The biggest catastrophes that we've witnessed rarely come from information that is secret or hidden. It comes from information that is freely available and out there, but that we are willfully blind to.
Most executives I know are so action-oriented, or action-addicted, that time for reflection is the first casualty of their success.
British innovation in design, in the creative arts, in engineering and manufacturing is world class.
I regularly take my entrepreneurship students out walking because I want to get them in the habit of noticing and thinking about what they notice. They have to leave their phones behind to learn the basic lesson: Be where you are.
Speaking is what most people work on. They forget the thinking and the breathing and instead try to occupy space with sound.
Companies are bought for their revenue, customer base, technology, or people. A few great companies offer all of these, but any valuable business offers one.
The vast literature concerning whistleblowers shows that, far from weird extremists, they are really quite ordinary people: male and female, young and old, junior and senior, no more nerdy or obsessive than most hard workers.
Everywhere I look, there are ads marking Mother's Day. Mostly they conform to stereotype: flowers, jewelry, perfume. Not a lot of books. Not many computers. Few tools. Little that's useful.
I haven't always hated McDonald's. When my kids were little and I lived in the U.S., they were as susceptible as anyone to Happy Meals and tatty toys that subsequently littered our sitting room.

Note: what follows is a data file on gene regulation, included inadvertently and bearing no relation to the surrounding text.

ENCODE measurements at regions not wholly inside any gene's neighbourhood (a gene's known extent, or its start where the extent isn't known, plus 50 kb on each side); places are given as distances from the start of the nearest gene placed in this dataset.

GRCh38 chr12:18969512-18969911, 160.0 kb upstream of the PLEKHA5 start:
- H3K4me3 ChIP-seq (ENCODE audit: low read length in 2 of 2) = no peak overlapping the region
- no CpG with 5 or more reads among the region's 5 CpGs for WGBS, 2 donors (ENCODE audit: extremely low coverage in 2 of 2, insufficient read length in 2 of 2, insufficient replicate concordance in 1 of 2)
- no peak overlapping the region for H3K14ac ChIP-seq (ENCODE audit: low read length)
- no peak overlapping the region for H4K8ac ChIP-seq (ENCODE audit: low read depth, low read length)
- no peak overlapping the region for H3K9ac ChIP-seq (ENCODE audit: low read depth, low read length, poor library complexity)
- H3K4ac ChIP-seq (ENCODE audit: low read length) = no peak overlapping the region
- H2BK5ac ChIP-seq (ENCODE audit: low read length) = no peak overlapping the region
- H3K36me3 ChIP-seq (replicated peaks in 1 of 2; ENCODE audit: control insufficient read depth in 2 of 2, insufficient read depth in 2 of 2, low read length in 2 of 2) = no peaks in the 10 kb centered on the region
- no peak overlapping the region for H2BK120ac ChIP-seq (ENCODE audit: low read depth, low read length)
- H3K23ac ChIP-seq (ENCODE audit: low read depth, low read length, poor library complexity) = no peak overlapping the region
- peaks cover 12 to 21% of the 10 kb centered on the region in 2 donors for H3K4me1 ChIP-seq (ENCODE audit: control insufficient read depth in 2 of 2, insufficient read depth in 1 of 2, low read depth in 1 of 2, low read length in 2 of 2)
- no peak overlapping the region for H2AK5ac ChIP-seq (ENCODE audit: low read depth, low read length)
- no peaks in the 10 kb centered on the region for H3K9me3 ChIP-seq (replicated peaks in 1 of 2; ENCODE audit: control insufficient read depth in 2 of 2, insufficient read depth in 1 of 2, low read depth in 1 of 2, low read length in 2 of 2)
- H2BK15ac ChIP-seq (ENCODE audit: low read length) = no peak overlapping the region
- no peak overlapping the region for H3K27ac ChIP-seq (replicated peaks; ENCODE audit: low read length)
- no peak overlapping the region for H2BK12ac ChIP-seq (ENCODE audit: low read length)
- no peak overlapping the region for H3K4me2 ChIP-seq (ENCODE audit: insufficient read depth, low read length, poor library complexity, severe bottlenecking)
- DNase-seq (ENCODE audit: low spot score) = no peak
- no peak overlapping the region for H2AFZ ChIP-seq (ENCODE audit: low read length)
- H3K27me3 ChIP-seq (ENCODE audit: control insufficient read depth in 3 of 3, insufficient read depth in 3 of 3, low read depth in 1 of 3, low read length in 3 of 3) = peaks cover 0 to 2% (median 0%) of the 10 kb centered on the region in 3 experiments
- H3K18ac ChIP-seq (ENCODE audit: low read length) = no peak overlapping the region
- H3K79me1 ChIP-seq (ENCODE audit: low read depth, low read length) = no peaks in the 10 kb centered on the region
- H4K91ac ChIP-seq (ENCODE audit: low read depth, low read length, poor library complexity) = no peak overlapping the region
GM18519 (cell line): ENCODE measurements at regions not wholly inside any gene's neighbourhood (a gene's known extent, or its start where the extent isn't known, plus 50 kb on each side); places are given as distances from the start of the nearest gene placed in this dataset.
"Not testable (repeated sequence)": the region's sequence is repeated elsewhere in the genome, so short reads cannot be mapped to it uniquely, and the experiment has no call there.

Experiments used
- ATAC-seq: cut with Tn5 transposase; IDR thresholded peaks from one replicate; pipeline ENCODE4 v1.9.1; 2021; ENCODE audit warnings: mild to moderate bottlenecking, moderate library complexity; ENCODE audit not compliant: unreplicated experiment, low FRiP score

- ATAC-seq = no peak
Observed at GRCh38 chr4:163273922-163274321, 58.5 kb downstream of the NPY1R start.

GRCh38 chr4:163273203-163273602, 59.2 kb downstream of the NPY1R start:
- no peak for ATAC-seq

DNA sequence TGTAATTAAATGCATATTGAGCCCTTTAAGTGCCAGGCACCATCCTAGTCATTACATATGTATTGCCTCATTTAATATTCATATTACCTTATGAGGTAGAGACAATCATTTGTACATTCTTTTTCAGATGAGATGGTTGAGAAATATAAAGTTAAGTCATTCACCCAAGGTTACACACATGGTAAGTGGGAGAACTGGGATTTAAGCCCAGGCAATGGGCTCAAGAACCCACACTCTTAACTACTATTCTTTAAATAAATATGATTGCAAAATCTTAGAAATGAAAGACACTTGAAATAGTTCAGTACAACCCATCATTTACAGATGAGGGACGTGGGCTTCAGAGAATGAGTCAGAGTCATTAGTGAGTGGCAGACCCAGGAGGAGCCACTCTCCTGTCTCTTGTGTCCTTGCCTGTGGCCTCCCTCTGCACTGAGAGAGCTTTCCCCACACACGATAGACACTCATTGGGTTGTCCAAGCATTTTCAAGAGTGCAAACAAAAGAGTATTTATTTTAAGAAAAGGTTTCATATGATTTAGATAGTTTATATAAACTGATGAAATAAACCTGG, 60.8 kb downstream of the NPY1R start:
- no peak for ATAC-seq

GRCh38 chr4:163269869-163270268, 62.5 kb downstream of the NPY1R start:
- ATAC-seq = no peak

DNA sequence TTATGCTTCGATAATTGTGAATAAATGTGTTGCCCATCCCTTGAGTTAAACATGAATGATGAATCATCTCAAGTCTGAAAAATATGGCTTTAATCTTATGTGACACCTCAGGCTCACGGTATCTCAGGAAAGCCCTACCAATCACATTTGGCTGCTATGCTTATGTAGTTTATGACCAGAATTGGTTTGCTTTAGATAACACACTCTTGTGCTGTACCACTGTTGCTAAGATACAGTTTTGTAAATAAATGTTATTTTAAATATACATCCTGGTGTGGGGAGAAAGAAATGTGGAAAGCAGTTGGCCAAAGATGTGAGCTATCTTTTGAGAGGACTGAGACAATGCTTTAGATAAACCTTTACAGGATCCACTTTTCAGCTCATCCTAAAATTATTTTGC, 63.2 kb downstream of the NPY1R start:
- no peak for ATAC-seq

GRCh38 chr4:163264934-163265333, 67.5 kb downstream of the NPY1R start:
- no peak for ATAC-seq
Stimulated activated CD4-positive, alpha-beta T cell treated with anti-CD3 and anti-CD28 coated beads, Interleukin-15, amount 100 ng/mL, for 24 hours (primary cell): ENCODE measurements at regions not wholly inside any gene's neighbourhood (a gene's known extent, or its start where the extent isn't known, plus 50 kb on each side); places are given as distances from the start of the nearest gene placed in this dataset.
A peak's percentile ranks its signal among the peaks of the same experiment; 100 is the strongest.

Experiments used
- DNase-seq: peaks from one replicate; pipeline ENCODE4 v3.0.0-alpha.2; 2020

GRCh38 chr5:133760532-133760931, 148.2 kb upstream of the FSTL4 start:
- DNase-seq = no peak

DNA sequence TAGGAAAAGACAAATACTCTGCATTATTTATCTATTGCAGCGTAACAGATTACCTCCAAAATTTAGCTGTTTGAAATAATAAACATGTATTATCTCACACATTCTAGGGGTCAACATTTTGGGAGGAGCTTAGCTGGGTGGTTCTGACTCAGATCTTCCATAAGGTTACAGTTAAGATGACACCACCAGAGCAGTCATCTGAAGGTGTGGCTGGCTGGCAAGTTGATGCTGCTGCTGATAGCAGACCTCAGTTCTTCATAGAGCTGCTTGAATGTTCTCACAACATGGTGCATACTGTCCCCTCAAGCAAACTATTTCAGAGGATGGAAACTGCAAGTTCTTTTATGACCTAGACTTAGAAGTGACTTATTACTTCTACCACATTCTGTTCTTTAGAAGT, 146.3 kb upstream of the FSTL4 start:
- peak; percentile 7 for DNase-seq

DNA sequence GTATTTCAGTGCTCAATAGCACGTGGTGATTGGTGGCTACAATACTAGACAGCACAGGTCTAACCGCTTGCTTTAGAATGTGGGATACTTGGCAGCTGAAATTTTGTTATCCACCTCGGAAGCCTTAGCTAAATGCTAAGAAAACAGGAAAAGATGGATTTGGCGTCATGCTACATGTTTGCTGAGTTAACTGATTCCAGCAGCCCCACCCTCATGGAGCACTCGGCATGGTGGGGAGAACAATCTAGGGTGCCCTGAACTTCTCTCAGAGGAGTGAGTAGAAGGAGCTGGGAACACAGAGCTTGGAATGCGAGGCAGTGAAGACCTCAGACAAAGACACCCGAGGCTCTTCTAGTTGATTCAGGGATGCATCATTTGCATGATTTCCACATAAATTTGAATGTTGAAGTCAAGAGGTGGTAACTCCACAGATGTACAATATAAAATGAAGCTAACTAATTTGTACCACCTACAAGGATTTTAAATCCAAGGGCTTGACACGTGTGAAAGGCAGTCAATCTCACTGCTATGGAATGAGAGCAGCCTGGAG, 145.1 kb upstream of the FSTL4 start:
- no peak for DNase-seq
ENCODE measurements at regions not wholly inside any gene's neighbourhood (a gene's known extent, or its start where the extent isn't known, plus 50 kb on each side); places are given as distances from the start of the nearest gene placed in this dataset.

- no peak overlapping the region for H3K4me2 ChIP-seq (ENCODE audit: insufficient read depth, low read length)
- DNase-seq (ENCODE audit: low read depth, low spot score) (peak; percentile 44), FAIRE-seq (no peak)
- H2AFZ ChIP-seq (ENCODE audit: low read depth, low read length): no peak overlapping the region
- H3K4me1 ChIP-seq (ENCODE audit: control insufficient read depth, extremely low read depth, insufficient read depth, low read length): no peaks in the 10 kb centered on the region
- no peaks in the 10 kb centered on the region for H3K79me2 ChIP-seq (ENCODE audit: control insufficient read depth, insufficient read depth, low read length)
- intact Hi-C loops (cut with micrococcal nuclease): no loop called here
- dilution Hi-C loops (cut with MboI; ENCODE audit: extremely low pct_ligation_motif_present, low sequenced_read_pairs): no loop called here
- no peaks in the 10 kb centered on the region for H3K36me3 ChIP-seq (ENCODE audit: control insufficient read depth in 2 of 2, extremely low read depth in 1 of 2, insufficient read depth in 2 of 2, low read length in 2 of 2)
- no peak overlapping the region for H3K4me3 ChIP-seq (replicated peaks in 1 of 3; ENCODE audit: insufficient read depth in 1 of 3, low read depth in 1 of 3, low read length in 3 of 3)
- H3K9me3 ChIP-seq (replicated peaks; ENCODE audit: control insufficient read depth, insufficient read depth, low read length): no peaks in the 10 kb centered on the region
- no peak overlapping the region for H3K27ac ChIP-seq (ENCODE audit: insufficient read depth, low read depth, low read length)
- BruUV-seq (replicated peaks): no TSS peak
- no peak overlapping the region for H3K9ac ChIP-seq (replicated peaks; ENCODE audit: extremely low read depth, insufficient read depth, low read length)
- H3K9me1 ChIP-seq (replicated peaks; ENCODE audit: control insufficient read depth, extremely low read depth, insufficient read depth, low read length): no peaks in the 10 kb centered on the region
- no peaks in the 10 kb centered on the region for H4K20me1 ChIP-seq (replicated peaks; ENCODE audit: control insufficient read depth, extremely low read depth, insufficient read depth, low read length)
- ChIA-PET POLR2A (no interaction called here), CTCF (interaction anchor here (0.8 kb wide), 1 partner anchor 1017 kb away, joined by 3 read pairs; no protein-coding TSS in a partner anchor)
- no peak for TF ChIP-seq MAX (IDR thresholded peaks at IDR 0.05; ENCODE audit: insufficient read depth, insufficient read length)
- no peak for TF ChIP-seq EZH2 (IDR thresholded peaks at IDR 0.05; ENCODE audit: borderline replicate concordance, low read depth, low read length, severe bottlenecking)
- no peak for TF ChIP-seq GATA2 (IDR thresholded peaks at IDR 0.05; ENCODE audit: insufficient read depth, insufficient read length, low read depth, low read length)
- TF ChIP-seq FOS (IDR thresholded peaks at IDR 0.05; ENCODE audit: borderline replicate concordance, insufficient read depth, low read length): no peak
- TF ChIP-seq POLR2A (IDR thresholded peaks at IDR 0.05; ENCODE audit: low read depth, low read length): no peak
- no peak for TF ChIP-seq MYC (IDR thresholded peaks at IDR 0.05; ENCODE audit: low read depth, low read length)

How can any company know if its processes, products, people are safe? Only if everyone is watching and telling the truth. The first part can be assumed; the second cannot.
If I have to spend a lot of time on planes, I try to think of this as time off. In certain ways, it's more restful than home: no Internet, no phones, no interruptions.
I don't mind if the couple next to me is tense or the kids are whiny. I'd even be happy to hear an honest argument, evidence of thinking. I'd like to know these teeth-perfect families don't just buy each other stuff but just occasionally can talk to one another.
If the company depends entirely on you - your creativity, ingenuity, inspiration, salesmanship or charisma - nobody will want to buy it. The risk and the dependency are too great.
Phones and soundtracks and Muzak and fountains replace genuine and unpredictable human contact with a seamless soundtrack from a bad movie and a cliche that makes us believe we must all be happy.
Big data will never give you big ideas... Big data doesn't facilitate big leaps of the imagination. It will never conjure up a PC revolution or any kind of paradigm shift. And while it might tell you what to aim for, it can't tell you how to get there
You cannot fix a problem that you refuse to acknowledge.
When we care about people, we care less about money, and when we care about money, we care less about people.
Silence is the language of inertia.
What do you want your business to do? Make money, of course. To pay for people and supplies, to be able to grow.
Britain is famous for being great at inventing and poor at commercializing.
Making a company fit to sell may be the only way to ensure you never need a buyer.
Openness isn't the end; it's the beginning.
When we confront facts and fears, we achieve real power and unleash our capacity for change.
We have to see conflict as thinking and then get really good at it.
Companies don't have ideas. Only people do.
I'm all for ambition and stretch goals. I set them for myself.
But leadership isn't the same as cheerleading. Believing
in something is a necessary but absolutely insufficient
condition for making it come true.